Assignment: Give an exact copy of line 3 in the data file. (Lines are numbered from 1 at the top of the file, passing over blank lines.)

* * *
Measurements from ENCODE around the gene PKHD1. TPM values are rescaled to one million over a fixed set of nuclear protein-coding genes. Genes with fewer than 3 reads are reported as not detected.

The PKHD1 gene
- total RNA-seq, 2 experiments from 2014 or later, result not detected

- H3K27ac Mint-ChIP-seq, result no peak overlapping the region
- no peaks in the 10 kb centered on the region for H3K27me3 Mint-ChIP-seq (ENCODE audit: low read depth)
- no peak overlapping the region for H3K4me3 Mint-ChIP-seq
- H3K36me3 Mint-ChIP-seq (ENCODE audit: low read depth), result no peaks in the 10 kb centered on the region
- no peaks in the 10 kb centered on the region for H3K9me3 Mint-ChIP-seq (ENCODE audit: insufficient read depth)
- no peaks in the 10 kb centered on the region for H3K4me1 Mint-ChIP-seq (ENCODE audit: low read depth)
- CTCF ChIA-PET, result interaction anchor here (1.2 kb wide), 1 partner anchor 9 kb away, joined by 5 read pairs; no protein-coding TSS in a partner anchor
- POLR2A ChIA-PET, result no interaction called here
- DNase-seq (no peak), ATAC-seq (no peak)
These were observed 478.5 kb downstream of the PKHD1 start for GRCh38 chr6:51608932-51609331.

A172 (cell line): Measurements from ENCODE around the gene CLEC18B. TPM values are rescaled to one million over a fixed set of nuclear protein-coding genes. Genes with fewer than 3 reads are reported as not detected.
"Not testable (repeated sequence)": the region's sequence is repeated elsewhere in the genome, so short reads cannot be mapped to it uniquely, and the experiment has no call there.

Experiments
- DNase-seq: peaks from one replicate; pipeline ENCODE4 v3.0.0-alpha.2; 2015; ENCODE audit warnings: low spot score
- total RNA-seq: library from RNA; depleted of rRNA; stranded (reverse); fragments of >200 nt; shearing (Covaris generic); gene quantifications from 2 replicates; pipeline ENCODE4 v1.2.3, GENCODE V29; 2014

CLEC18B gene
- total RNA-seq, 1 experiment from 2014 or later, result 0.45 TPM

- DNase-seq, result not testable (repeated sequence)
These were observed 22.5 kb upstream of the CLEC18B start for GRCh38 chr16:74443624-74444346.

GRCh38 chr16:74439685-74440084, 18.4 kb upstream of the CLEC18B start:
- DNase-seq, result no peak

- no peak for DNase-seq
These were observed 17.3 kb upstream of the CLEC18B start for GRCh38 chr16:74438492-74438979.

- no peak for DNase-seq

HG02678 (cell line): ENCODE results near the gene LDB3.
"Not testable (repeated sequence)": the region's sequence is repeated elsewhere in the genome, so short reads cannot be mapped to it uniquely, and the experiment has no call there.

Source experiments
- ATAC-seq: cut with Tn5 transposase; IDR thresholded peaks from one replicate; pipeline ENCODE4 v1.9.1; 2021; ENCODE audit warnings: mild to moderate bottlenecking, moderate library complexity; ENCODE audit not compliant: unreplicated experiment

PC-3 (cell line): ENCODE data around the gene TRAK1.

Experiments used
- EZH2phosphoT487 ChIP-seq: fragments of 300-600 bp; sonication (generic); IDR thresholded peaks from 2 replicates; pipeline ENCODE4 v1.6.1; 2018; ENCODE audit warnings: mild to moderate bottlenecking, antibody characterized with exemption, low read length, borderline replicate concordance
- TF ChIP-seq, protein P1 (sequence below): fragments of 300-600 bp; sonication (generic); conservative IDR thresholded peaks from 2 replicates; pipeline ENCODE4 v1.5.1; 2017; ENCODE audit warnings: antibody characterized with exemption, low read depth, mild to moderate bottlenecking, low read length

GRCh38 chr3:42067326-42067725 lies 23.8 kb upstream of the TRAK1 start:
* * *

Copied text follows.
- total RNA-seq, 2 experiments from 2014 or later, result not detected